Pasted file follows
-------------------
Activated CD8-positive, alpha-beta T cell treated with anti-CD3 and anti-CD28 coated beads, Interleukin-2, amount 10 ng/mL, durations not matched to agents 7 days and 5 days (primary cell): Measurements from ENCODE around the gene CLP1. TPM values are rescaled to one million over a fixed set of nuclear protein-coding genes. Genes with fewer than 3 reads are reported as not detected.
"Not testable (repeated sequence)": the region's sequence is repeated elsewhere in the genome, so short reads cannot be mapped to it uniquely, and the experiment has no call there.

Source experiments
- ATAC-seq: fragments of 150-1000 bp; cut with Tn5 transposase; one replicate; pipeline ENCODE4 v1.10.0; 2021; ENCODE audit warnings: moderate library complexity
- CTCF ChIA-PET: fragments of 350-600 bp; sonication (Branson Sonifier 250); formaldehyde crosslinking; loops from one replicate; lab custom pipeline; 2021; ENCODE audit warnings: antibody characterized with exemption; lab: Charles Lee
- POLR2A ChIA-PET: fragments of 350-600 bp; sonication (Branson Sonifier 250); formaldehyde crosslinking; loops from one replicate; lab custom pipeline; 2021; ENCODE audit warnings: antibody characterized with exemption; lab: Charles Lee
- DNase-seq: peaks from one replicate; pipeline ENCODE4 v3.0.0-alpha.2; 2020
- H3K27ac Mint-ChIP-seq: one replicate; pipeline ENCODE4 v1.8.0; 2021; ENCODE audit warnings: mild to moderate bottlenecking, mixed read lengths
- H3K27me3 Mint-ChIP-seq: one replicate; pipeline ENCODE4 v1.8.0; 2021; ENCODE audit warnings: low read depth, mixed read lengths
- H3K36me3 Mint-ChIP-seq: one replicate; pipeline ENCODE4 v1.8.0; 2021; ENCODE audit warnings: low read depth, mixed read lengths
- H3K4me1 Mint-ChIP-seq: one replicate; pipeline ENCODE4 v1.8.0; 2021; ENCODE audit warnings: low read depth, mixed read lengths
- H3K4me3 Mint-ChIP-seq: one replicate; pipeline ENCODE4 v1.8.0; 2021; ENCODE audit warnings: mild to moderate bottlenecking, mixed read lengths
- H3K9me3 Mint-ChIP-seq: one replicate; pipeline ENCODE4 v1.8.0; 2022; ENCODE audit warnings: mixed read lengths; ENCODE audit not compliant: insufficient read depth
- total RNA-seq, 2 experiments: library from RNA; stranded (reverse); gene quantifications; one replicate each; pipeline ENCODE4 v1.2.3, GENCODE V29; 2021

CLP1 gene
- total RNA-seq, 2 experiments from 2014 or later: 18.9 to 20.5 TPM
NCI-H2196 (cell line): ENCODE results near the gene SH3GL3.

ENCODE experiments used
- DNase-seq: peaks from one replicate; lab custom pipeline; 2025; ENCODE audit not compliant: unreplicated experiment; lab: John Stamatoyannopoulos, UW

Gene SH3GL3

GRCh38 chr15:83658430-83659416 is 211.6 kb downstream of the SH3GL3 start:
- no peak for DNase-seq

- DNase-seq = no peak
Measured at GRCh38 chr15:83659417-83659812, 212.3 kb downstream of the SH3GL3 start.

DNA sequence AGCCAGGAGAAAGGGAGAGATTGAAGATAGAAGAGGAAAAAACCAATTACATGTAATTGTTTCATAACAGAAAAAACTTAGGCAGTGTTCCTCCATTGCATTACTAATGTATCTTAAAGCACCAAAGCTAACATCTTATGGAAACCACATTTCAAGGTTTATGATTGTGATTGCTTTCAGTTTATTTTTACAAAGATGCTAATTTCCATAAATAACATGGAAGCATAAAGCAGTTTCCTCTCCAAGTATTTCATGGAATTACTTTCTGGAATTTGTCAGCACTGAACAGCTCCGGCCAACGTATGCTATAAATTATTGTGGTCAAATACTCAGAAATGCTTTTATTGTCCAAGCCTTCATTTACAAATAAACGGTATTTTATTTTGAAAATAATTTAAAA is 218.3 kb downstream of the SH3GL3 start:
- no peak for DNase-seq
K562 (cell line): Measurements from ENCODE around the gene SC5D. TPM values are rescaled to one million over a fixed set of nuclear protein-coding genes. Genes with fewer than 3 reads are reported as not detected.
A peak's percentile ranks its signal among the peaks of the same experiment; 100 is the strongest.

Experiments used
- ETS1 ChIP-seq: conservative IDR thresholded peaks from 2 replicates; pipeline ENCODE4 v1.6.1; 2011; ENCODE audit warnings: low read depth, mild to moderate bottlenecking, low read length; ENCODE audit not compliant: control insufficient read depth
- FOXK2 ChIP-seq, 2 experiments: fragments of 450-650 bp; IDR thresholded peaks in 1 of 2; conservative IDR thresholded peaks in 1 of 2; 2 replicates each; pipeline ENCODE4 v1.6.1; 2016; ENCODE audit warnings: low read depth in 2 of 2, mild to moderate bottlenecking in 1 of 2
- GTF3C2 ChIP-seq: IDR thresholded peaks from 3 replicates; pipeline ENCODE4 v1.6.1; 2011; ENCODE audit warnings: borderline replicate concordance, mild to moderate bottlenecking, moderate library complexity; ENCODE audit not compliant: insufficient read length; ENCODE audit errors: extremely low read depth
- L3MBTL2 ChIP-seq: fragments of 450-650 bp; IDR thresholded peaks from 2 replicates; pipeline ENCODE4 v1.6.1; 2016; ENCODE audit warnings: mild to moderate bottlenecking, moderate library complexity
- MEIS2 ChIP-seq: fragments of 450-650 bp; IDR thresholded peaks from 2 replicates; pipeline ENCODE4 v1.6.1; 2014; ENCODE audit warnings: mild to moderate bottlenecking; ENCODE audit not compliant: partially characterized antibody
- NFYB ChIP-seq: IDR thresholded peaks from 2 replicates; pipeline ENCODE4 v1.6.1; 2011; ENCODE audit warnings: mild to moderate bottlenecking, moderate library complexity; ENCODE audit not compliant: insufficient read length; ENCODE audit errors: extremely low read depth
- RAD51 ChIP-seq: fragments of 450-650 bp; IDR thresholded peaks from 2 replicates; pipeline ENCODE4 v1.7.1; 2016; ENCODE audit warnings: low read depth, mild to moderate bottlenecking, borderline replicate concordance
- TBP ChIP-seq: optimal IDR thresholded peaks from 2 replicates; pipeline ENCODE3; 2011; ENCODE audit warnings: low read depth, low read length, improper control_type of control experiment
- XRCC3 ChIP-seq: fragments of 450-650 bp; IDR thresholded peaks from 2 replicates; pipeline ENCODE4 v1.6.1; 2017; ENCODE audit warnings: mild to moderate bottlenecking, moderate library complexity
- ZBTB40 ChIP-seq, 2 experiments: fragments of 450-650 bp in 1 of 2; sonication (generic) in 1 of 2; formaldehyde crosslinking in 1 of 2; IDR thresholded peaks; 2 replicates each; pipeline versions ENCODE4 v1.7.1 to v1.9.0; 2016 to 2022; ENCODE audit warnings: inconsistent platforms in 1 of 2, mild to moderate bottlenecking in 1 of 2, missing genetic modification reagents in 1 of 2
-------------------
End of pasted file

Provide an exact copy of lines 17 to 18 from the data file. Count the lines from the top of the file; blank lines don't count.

NCI-H2196 (cell line): ENCODE results near the gene SH3GL3.

ENCODE experiments used